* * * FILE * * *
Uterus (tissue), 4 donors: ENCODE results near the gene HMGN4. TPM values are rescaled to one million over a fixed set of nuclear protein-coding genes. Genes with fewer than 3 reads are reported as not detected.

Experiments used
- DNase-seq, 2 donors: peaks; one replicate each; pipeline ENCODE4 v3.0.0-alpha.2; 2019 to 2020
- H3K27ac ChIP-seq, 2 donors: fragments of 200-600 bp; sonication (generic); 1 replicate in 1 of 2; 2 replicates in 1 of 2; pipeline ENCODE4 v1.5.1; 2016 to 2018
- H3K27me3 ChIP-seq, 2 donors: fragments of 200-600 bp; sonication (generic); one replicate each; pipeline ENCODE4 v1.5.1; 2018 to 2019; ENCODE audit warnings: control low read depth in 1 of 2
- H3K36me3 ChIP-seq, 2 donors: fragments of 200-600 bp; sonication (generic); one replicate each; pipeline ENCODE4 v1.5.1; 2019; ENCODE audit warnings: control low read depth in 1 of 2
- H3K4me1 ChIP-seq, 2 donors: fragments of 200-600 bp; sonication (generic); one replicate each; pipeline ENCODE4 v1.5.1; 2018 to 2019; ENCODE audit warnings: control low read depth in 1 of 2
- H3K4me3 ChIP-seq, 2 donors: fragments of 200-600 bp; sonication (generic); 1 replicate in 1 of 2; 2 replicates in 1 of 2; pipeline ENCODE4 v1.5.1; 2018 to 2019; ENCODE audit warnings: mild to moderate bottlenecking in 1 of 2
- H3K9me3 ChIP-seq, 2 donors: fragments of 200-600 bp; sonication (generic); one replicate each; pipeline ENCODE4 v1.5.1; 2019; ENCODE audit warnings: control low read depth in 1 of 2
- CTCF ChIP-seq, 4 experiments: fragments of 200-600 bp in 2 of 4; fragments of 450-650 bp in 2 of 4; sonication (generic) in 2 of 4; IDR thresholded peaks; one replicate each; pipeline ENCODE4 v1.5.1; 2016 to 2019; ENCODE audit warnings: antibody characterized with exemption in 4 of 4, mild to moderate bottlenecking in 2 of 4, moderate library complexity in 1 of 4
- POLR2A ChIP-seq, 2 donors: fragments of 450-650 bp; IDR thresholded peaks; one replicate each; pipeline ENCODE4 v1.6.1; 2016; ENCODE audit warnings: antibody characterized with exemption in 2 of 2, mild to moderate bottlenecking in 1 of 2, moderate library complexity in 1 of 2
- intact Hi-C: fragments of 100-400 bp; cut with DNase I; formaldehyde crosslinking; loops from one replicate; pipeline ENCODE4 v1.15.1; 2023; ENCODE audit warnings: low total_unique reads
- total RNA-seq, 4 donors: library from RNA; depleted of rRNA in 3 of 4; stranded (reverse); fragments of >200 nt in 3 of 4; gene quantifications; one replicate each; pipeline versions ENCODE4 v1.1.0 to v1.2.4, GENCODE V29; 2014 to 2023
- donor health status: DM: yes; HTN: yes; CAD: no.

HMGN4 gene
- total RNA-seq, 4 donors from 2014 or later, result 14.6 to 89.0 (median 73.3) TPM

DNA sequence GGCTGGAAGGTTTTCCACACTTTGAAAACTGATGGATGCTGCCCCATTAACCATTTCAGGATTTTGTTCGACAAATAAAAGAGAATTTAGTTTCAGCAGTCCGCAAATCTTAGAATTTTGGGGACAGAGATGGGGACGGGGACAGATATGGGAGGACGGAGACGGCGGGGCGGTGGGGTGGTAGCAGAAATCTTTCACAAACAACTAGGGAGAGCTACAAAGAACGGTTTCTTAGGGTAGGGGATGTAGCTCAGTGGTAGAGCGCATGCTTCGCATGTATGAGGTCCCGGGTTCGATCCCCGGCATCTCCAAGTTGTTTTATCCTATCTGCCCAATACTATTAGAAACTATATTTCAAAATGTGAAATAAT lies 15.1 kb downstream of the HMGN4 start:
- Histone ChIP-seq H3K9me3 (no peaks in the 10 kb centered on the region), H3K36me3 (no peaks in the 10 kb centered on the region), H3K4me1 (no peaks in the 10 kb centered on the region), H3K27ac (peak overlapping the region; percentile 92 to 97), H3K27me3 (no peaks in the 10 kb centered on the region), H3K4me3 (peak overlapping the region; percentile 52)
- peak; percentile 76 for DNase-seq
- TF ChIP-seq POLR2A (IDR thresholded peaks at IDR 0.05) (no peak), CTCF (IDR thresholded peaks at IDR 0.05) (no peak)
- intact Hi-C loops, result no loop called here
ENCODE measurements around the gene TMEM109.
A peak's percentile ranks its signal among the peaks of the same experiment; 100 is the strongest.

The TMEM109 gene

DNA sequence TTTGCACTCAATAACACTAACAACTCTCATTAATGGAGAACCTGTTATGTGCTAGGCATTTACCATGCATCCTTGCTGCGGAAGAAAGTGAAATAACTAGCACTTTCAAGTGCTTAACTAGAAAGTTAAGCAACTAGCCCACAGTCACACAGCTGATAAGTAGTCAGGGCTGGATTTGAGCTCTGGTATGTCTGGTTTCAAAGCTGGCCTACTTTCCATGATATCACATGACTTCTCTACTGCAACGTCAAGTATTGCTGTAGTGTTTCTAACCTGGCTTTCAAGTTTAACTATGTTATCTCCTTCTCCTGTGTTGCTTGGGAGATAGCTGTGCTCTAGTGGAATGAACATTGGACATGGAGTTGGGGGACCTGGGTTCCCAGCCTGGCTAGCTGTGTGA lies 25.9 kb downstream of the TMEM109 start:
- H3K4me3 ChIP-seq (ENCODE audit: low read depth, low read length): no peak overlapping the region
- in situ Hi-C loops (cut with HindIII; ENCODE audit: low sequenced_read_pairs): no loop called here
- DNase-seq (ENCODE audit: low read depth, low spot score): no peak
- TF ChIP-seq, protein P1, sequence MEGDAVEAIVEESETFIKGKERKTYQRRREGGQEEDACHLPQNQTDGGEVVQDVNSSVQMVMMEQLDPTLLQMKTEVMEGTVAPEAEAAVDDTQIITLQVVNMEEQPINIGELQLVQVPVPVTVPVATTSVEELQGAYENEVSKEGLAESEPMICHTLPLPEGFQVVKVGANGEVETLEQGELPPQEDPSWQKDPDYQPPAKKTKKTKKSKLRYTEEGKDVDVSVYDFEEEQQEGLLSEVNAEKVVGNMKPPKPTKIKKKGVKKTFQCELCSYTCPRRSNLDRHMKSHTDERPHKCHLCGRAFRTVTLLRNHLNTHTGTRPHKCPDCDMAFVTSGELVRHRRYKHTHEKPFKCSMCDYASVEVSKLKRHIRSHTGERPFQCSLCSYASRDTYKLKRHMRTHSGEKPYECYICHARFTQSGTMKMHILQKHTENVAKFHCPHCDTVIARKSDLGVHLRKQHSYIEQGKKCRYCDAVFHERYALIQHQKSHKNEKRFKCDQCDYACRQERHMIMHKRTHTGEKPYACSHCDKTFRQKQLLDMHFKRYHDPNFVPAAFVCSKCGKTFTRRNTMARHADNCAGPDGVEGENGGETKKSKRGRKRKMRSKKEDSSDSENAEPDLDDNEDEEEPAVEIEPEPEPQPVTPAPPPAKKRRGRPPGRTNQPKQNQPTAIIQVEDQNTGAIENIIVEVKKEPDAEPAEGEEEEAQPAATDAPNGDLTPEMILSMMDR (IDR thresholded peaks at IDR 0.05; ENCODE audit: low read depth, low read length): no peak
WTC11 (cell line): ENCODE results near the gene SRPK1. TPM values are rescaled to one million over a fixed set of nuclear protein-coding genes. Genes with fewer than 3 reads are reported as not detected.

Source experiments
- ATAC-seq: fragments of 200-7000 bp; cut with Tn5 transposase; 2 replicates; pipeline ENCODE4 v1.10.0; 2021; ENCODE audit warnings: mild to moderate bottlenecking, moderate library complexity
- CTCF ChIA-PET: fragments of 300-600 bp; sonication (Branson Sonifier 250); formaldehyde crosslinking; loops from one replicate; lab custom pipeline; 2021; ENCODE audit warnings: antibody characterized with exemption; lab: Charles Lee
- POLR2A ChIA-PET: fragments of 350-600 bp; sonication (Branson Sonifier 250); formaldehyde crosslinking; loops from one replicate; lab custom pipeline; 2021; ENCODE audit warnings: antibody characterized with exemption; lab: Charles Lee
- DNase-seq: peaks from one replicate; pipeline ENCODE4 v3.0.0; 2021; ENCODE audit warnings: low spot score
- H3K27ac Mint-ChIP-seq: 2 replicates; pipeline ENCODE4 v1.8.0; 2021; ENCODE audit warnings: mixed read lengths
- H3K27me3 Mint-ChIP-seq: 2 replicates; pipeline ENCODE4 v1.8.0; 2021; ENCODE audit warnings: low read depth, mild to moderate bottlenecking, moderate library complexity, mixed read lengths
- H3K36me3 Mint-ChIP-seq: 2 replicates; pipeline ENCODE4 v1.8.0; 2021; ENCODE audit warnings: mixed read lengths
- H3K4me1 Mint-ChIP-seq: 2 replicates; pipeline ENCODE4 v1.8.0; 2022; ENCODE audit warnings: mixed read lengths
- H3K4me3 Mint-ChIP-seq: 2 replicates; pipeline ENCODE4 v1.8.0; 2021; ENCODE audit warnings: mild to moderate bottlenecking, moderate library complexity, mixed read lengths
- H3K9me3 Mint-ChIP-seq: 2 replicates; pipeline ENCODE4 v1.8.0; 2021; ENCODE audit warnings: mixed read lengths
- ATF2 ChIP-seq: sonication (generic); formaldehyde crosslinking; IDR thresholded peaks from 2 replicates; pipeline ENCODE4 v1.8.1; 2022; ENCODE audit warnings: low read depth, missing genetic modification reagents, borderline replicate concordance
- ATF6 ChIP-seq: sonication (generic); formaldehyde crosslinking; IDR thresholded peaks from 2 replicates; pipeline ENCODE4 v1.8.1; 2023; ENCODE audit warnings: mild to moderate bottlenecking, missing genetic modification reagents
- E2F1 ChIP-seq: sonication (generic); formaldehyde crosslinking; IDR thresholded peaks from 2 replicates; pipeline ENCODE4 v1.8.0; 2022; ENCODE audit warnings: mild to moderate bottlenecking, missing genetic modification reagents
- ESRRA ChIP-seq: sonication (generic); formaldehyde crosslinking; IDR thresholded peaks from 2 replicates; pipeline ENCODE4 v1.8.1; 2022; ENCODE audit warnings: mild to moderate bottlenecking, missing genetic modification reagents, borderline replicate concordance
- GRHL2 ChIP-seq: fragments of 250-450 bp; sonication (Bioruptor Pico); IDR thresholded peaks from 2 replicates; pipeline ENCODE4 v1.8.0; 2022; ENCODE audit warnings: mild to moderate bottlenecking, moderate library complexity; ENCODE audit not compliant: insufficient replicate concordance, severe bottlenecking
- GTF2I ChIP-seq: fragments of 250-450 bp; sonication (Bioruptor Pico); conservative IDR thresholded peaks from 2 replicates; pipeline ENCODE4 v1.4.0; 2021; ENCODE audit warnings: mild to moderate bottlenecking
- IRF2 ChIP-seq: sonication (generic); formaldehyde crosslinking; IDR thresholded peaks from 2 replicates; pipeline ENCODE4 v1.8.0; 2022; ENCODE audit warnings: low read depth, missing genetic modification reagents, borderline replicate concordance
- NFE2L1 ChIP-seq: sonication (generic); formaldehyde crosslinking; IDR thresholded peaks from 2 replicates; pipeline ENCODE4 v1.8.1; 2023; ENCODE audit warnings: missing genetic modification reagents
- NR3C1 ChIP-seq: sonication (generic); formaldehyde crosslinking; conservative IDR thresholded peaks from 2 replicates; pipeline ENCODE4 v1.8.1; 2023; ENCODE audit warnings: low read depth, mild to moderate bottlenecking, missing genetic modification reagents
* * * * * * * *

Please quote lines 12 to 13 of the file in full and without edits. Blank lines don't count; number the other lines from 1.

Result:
- intact Hi-C: fragments of 100-400 bp; cut with DNase I; formaldehyde crosslinking; loops from one replicate; pipeline ENCODE4 v1.15.1; 2023; ENCODE audit warnings: low total_unique reads
- total RNA-seq, 4 donors: library from RNA; depleted of rRNA in 3 of 4; stranded (reverse); fragments of >200 nt in 3 of 4; gene quantifications; one replicate each; pipeline versions ENCODE4 v1.1.0 to v1.2.4, GENCODE V29; 2014 to 2023